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And the infant mortality rate will be the kind of statistical information that newspapers will want to publish over and over again in their remedial education courses.  Just like the statistical information for the poverty rate, and the rules for being on welfare — the crime rate, and the rules for what the police can and cannot do when they interact with a citizen — the unemployment rate, and the rules for receiving unemployment benefits — the rate of economic growth, and the rules for suing when an employee is injured on killed in a work related accident — the inflation rate, and the rules for living in public housing when an annuity doesn’t keep up with inflation — the fresh water aquifer depletion rate, and the hypothetical rules for how water will be rationed in the future — the transmission rate of sexuality transmitted diseases, and the rules for what a potential sex partner must be told when someone has an STD.  Then both the statistical information and the analytical reports will work like the report cards that teachers use for communicating with students and parents.

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When I was in high school, almost fifty years ago, my father became silently angry for an entire semester while he waited for my next report card.  His silence was an unmistakable message that I had run out of excuses for my bad grades.  Because the report cards were sent on a schedule, they worked as deadlines for me to improve my grades.  That helped my father set goals for me.  Before the next card would arrive, he and my mother discussed what they were going to do if my grades didn’t show an improvement.  Which helped my parents enforce the goals that they made for me.  But this is not happening with voters and politicians.  Because reporters are obsessed with writing the first draft of history, but not the second draft, the voters can not treat their politicians like children who deserve to be punished for getting too many bad report cards in a row.

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For example, the budget deficits and national debt.  We are headed for an economic catastrophe and the voters are passively watching it happen.  The national debt has become too big of a problem to be solved by a democracy.  But when the catastrophe finally happens, i.e. when China won’t lend us any more money, they are going to viciously attack their Congressmen and Senators for not providing leadership.  Now, if every newspaper would just publish the federal government’s budget and revenue numbers during their annual remedial education courses, the voters will realize that they are going to see the bad news next year.  And the year after that.  And the year after that.  Then like my father, they will become madder and madder every year that Congress breaks its promises to do something about balancing the budget.  Then their Congressmen and Senators will realize that they have to either improve their fiscal discipline or find another place to live.  Just like me when I had too many bad report cards in a row.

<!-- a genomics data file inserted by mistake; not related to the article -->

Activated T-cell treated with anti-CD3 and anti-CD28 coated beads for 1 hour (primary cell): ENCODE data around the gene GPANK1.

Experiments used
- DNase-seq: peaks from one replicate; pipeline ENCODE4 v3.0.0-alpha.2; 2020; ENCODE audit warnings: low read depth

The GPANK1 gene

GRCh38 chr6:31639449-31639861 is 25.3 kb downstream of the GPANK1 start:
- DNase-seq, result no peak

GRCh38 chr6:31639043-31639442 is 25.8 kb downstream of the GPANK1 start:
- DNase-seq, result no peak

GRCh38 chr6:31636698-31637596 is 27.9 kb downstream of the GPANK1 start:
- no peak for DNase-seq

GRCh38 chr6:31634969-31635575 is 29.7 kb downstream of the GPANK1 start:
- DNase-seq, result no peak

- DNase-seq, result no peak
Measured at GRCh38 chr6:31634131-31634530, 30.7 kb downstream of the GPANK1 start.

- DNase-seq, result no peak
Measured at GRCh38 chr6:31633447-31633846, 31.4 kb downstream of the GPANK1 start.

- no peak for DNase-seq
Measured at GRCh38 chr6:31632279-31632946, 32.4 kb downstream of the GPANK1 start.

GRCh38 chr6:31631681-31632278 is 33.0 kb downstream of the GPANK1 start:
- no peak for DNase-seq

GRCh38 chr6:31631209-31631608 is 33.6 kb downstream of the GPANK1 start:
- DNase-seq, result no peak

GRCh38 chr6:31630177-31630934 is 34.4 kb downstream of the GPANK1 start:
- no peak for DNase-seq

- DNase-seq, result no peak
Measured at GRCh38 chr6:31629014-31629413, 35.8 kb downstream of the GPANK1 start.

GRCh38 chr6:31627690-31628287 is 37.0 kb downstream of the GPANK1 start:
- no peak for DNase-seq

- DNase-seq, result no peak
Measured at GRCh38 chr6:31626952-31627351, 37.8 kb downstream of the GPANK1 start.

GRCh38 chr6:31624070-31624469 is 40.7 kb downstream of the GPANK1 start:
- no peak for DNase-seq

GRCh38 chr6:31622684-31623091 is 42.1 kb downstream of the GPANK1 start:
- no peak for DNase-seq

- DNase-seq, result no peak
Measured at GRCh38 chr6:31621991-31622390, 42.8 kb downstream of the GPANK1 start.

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Most reporters will probably say that the voters and politicians already have a deadline.  It is called an election.  And the deadlines created by a Taxpayers Holiday will be just as ineffective as the deadlines created by elections.  This argument, however, is similar to the argument that some intellectuals use to eliminate testing in our educational system.  They claim that deadlines created by quizzes and exams and report cards are no more effective than the deadline created by students graduating and getting a job where they have to use their education.  The intellectuals have obviously never asked any students if they are stimulated by quizzes, exam, and report cards to study harder.  Nor have reporters ever asked any voters if they would be stimulated by an annual Taxpayers Holiday to study harder during an annual remedial education course.